New Orleans—Today, the Greater New Orleans Fair Housing Action Center (GNOFHAC) and a New Orleans landlord filed suit against Covington Specialty Insurance Company, Mesa Underwriters Specialty Insurance Company, and Hull & Company, Inc. in federal court. The suit alleges the insurance companies discriminate against New Orleans landlords who rent to families utilizing Housing Choice Vouchers (informally known as “Section 8” vouchers). This policy has the effect of making it harder for Housing Choice Voucher holders—who are disproportionately African American, female-headed, and families with children—to access housing.
Dr. Andre Baugh and the Greater New Orleans Fair Housing Action Center (GNOFHAC) are plaintiffs in the litigation. The litigation arose after Covington Specialty Insurance Company canceled Dr. Baugh’s liability policy because he disclosed that Housing Choice Voucher (HCV) families occupied five of his eight rental units. Covington, without doing any particular risk analysis, explained through their agent that it was “not in the business of doing Section 8.” Dr. Baugh then sought out a new policy from Mesa Underwriters Specialty Insurance Company only to find that the policy was significantly more expensive than the Covington policy, and that Mesa specifically charged higher rates to insure properties with HCV families than those without. Like Covington, Mesa did not seek any other information about Dr. Baugh’s tenants to understand actual risk, and instead relied on broad stereotypes about families receiving housing subsidies. Defendant Hull & Company issued and administered Dr. Baugh’s policies with both Covington and Mesa.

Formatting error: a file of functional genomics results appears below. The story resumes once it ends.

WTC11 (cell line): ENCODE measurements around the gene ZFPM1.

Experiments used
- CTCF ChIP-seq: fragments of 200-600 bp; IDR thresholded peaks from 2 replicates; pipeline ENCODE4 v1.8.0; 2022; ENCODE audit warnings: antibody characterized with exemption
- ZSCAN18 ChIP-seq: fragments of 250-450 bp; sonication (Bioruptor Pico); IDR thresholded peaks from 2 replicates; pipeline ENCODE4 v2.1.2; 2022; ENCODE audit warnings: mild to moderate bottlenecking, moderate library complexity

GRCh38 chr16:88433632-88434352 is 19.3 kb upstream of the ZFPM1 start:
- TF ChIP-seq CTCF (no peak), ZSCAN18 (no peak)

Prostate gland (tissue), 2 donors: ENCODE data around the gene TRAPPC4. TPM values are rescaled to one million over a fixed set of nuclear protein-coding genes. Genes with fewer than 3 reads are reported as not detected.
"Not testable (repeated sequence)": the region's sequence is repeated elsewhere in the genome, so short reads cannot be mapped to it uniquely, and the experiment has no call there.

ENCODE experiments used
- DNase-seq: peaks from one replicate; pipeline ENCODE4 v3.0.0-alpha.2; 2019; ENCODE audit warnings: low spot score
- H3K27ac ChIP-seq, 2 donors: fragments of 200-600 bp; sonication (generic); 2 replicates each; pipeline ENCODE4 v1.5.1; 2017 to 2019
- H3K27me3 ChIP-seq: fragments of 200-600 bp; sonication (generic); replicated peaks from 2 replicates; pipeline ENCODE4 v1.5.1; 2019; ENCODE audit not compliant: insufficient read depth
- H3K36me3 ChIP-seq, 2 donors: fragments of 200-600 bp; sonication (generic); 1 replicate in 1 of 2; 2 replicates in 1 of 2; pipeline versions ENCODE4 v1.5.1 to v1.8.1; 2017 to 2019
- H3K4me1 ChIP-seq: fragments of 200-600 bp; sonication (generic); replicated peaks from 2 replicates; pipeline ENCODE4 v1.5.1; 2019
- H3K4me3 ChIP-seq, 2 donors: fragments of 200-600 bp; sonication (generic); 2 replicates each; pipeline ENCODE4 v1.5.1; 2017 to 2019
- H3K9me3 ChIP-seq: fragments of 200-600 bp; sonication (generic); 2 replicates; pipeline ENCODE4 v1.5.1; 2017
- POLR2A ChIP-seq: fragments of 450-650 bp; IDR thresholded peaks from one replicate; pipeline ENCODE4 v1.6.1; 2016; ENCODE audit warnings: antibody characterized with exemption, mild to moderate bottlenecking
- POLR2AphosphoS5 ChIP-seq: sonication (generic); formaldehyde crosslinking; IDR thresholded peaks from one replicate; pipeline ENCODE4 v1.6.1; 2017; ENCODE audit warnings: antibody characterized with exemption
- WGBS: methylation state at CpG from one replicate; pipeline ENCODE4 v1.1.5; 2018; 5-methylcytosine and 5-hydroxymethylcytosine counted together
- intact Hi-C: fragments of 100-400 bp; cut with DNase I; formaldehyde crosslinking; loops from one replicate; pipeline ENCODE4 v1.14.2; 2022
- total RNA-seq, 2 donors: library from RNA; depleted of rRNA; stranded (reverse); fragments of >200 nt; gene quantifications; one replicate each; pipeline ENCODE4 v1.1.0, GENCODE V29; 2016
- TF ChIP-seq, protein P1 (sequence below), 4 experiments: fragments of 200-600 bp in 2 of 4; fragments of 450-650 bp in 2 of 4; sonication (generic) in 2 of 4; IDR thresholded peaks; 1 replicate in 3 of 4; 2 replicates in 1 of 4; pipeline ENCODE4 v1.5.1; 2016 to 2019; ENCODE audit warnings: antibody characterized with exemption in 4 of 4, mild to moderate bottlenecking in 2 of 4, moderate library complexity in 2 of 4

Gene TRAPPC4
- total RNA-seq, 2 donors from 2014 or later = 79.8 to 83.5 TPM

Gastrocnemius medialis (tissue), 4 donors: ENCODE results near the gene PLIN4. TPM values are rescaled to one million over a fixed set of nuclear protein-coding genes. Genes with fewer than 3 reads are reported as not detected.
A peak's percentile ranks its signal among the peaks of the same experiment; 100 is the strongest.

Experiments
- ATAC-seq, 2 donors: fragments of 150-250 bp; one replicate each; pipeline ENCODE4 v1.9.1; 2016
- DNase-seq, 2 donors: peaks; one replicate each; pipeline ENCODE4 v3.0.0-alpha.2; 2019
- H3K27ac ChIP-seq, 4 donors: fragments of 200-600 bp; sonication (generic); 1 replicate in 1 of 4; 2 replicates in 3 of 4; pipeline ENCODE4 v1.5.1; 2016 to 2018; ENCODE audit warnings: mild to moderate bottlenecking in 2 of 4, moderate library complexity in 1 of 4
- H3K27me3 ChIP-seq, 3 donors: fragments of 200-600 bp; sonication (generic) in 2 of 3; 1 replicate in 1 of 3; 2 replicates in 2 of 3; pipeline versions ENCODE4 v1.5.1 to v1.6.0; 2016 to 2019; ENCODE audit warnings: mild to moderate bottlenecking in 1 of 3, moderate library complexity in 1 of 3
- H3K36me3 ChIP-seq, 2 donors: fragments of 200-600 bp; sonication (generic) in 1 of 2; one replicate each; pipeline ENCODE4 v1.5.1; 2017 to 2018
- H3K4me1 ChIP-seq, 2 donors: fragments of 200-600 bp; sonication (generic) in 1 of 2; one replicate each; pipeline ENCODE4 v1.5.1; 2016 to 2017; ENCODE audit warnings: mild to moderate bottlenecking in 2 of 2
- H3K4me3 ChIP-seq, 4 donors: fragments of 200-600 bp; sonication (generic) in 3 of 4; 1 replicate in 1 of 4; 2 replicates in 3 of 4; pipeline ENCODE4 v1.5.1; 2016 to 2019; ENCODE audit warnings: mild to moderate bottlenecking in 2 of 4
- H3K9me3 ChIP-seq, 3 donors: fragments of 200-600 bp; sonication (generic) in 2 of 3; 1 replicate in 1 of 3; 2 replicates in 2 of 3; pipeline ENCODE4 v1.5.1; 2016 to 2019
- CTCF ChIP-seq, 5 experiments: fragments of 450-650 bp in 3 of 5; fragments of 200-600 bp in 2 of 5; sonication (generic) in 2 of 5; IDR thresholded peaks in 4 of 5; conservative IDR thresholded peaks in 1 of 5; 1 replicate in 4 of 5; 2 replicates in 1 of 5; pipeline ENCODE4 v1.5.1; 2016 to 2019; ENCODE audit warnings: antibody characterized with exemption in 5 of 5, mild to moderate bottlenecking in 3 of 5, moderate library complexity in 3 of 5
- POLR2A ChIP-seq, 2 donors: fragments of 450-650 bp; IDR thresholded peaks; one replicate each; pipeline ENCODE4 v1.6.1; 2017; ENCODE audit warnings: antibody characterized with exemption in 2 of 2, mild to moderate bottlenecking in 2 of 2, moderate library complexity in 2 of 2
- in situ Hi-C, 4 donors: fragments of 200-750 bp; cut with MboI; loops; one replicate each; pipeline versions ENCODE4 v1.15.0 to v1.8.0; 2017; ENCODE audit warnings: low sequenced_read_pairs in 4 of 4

After finally securing insurance, Dr. Baugh contacted GNOFHAC, which undertook significant public education and outreach efforts to counteract the insurers’ discriminatory policies.
Despite negative stereotypes, New Orleans data shows HCV families are far less transient and are more stable than market-rate renters. According to U.S. Census and HUD data, 22% of all New Orleans renter households moved in the last year compared to only 7% of HCV families, who stay in their units for an average of over six years.
The HCV Program provides housing subsidies to low-income families seeking housing in the private rental market. In New Orleans, HCV families are concentrated in African American neighborhoods, ensuring that the insurance companies’ policies have a discriminatory effect on individual families and entire swaths of the city.
“Stereotypes and assumptions are simply not a valid reason to perpetuate segregation or deny families housing,” said GNOFHAC executive director, Cashauna Hill. “We commend Dr. Baugh for coming forward with this complaint and encourage anyone else who suspects they may have been a victim of housing discrimination to contact the Fair Housing Action Center.”
GNOFHAC and Dr. Baugh are represented by Relman, Dane & Colfax PLLC, and Dr. Baugh is also represented by Scott, Vicknair, Hair, and Checki, LLC.